Endocrinologist

Saw GP today. I think I must've been his last patient as there were a lot of rolling of eyes and huffs. He doesn't have the best bedside manner at the best of times.

I asked if I could have my injections every two months but he argued that the last blood test showed my B12 was more than 1500 so symptoms (burning feet and legs, sheer fatigue etc, etc) couldn't possibly be down to B12. I tried, in my befuddled way, to quote NICE and BNF guidelines and he finally agreed to injections every two months but said he would refer me to an endocrinologist.

Not sure what he is looking for and didn't dare ask why. Is there anyone who could throw any light on his reasons and advise my best way forward?

Thank you so much for those of you on here who are so knowledgeable. What would we do without you.

17 Replies

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  • The only reason I can think of for why he is referring you to an endocrinologist is that he can't spell haematologist. The NICE guidelines quite clearly say that the should refer you to a haematologist.

  • Good drs are few and far between nowadays I think. I despair in my old age.

  • Please don't give up: it's nothing to do with how many wonderful years of experience you have - we're all struggling with insensitive, illogical medics!!

    I think that a major reason why people feel "old" is because declining absorption as their years increase means that they start to show B12d symptoms. I wonder what would happen with blanket supplementation across the whole population?!?

  • I like your take on growing older and yes, I do have many wonderful years of experience! Can't see 'them' ever doing anything like blanket supplementation when they seem so stuck in denial but a great idea. I strongly suspect, with the benefit of hindsight and what I know now, my mum died from undiagnosed PA at the age of 59.

  • Very sorry to hear that your Mum died so young. I hope you get the treatment you need soon.

  • An endocrinologist is a specialist in hormone conditions, so it will be to look at the possibility of things such as Thyroid condition, Adrenal Gland problems etc. Though I'm surprised that they just referred you, usually there would be something show in your blood tests to get a referral ?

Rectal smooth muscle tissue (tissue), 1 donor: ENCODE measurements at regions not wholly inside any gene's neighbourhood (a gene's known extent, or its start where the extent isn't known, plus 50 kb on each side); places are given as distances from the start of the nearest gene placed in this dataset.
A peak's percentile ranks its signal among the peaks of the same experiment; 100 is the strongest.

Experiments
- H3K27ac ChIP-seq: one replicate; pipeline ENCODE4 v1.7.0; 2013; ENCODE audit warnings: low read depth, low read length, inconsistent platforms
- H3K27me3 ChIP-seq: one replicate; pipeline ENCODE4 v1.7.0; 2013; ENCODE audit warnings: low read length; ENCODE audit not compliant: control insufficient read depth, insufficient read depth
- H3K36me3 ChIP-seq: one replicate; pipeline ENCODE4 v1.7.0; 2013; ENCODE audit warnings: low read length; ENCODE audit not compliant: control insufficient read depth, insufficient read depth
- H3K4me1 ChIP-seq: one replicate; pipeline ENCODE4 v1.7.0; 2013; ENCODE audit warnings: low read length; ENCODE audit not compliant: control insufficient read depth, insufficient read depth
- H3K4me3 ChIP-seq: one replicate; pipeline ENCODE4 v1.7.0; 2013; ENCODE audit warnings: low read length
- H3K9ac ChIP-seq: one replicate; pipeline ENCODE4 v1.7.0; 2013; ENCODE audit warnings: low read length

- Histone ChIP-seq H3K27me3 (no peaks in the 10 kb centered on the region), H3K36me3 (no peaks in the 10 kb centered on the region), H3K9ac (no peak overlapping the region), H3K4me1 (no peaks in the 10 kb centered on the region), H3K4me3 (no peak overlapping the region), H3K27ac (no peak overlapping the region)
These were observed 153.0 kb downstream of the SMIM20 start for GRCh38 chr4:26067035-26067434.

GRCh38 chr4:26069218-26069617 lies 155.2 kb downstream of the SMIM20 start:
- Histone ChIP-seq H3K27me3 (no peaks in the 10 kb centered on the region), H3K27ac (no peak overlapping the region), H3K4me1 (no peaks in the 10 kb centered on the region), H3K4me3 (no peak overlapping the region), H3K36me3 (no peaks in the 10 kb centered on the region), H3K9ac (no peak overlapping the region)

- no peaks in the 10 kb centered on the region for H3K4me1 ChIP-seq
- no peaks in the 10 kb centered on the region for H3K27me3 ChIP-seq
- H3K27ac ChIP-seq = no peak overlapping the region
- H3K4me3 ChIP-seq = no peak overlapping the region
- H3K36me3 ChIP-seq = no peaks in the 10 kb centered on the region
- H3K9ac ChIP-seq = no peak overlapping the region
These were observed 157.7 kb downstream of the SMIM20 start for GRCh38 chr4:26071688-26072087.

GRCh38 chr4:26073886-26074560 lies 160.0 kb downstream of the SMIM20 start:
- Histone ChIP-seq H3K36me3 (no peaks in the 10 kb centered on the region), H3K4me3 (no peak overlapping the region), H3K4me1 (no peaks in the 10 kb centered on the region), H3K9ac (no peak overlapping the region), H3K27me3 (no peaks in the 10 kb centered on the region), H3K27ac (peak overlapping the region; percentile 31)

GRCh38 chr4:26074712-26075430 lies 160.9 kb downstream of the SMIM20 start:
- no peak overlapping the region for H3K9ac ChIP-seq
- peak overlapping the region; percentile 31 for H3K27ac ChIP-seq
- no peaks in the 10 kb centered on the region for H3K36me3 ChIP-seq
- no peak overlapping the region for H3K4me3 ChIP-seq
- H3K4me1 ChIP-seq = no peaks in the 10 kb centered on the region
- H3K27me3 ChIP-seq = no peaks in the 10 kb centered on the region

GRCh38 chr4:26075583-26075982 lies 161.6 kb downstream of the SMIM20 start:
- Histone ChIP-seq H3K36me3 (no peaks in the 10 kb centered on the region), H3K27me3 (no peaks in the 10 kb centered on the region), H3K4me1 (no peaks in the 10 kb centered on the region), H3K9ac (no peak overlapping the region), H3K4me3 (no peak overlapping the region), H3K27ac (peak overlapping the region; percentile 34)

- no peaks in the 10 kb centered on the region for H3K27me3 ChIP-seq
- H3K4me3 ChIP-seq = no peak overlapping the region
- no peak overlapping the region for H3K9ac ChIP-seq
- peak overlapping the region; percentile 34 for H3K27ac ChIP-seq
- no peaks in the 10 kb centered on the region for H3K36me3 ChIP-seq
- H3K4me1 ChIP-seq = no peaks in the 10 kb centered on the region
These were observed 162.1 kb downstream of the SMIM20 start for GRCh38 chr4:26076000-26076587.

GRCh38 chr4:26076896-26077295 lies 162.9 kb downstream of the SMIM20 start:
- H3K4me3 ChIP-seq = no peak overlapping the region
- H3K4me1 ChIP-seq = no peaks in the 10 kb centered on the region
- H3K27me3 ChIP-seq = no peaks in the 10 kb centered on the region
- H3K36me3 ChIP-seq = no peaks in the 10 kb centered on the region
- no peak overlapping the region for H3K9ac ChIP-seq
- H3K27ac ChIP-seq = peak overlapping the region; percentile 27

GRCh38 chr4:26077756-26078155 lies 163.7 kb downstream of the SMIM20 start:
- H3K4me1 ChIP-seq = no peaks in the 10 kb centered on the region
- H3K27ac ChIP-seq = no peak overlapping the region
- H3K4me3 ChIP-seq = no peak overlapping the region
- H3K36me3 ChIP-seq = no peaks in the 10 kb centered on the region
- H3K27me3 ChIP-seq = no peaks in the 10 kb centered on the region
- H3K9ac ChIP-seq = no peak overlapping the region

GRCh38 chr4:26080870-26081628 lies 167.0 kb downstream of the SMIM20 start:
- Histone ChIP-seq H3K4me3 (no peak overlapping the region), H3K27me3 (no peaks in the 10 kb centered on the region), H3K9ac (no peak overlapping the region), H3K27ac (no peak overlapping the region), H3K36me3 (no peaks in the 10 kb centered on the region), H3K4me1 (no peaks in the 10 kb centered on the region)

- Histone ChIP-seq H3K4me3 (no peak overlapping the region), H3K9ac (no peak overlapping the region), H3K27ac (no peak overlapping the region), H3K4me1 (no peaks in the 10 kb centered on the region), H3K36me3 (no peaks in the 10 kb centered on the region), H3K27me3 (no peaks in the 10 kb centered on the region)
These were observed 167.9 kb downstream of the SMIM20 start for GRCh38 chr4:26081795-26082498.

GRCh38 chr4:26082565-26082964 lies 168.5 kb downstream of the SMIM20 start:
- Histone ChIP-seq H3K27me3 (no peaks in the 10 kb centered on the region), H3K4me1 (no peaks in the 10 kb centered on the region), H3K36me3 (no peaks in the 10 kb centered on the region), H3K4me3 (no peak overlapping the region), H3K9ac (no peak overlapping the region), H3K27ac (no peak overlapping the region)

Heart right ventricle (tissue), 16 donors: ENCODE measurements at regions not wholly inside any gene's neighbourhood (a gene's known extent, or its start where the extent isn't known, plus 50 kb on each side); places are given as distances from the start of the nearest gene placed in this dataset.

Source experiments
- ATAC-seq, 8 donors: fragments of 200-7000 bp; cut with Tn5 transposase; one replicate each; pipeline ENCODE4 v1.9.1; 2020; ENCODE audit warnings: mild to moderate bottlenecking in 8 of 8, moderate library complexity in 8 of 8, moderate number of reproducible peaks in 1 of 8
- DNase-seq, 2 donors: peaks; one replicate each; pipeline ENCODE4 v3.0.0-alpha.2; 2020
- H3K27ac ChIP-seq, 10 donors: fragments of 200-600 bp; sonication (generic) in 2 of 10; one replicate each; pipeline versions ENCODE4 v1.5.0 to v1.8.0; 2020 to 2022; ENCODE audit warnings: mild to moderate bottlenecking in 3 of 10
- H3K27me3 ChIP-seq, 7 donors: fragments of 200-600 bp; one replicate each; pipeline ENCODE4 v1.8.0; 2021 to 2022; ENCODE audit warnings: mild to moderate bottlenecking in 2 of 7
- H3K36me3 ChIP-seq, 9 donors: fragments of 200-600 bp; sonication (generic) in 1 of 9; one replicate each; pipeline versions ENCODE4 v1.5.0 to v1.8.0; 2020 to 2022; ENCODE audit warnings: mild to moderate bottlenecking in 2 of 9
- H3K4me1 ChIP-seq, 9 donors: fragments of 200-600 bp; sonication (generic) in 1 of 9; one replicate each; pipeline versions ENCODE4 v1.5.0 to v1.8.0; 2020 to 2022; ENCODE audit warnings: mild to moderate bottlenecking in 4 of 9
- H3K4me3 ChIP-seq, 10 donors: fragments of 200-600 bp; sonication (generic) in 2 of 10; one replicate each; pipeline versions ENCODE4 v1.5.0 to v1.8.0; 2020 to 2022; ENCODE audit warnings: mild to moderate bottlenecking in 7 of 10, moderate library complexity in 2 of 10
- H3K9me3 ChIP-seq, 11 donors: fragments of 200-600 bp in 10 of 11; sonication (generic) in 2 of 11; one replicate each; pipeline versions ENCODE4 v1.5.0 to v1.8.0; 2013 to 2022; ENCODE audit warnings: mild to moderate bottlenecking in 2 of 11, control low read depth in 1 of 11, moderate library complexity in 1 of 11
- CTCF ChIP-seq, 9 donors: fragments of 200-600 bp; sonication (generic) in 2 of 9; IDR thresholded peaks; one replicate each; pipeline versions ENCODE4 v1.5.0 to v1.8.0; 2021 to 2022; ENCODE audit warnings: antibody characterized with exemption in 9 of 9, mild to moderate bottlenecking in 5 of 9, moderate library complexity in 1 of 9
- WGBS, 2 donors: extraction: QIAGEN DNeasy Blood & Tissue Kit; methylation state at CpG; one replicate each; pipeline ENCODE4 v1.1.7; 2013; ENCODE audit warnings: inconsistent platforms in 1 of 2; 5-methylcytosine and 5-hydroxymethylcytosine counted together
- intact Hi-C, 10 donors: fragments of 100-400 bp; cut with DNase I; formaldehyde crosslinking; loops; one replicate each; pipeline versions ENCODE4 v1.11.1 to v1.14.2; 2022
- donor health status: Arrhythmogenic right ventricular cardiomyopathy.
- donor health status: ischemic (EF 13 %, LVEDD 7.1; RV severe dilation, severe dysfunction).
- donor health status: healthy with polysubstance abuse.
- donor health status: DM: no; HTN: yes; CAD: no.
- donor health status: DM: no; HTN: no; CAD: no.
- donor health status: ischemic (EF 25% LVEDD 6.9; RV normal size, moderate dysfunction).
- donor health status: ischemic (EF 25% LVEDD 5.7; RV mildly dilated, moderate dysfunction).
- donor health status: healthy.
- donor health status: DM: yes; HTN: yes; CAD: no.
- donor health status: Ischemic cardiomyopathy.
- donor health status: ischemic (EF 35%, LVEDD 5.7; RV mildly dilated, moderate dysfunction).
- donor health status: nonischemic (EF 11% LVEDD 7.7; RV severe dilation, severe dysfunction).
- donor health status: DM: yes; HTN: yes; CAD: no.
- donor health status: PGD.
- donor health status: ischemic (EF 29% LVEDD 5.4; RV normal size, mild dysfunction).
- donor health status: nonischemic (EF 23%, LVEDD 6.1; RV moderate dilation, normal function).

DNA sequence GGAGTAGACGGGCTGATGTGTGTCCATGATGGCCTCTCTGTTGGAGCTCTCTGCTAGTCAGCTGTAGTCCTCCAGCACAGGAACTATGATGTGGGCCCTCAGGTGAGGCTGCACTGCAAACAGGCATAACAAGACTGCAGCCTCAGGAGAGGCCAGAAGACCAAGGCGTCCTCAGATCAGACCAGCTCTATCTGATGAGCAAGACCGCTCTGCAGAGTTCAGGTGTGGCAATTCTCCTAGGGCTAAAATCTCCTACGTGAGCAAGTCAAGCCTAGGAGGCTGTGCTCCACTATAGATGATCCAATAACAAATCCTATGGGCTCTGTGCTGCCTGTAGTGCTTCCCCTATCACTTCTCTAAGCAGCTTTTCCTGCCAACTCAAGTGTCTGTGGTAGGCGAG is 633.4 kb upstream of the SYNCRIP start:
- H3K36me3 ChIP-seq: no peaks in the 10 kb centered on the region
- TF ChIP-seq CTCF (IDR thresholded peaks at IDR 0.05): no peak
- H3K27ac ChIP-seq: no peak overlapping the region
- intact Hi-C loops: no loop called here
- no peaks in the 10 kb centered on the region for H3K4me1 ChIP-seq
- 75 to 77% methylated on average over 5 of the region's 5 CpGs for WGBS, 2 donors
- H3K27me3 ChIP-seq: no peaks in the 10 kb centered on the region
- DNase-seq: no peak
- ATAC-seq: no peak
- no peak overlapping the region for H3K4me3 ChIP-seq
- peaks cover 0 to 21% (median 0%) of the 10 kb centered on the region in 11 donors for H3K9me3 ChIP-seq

This isn't actually a bad thing as I've read a lot on another board about links with PA & other autoimmune conditions such as those above, so getting them ruled out (or diagnosed & treat) is a very good idea. If the Endo finds nothing, then hopefully they will support you needing more injections - if nothing else,Mir gives you a stronger argument with your GP

  • Thank you rockinHippy. What you say makes sense. Dr didn't mention any reason for referral other than he really wasn't happy to increase frequency of B12. Maybe there is something else he's not telling me. Either way, will be good to rule anything else out.

  • But you don't need an endocrinologist to diagnose thyroid problems. AFAIK the blood tests are a pretty reliable indication.

  • Maybe ask your GP receptionists for a print out of your most recent blood tests, that might well give you a clue as to why you are been referred on

    Good luck

  • Sadly your GP is of the ill-informed type of guy - unprepared to learn new things. Once you are being treated for B12 Deficiency subsequent tests tell you very little. You need B12 in the cells so the blood test is just a guideline to help with diagnosis and only 20% of the result can reach the cells where it is needed.

    bcshguidelines.com/document...

    Hope you soon have the treatment you deserve.....

  • Thank you Marz. I only wish we didn't have to work so hard not to be treated like idiots.

  • He's likely to have referred you to an endocrinologist to see whether you have a metabolic disorder that means you use up b12 too quickly (hence becoming symptomatic early). A haematologist friend recently suggested to me that I ask my GP to refer me to an endocrinologist, after she informally asked colleagues from other departments why I might be symptomatic a month after getting my jab. An endocrinologist colleague suggested I might have a metabolic disorder that meant I use up b12 far too quickly. Apparently he has patients that he b12 injects every 1-3 weeks as a result.

  • Hmmm, interesting.

    Do you know exactly what metabolic disorder they had in mind? I need weekly jabs and I'd love to know any possible reasons for it.

  • I don't, unfortunately. Might be worth requesting a referral though? This was a doctor at Guys & St Thomas's, London.

  • That's very interesting Pebble73. I have long suspected my metabolism doesn't work as it should. Maybe an endocrinologist isn't such a bad idea after all.

  • I would have some thyroid tests done first - the TSH - FT4 - FT3 and Thyroid anti-bodies Anti-TPO and Anti-Tg. The last two are anti-bodies that attack the thyroid - and auto-immune condition affecting the thyroid. Both my husband and I have it. He was diagnosed quite late in life at 72. Auto-immune issues often come together.

    Endocrinologists often specialise in diabetes and have little knowledge about how the thyroid really works. This is my opinion after being on the Thyroid UK forum here on HU for 4 years.

    The Thyroid is the master-gland of metabolism and thyroid hormones are needed in every cell of the body - trillions and trillions. So if you are low of T3 then there will not be enough to go around all those cells :-)

    Happy to help.....

  • I think so Eddi-C. I'd be interested to hear how it goes. Good luck!

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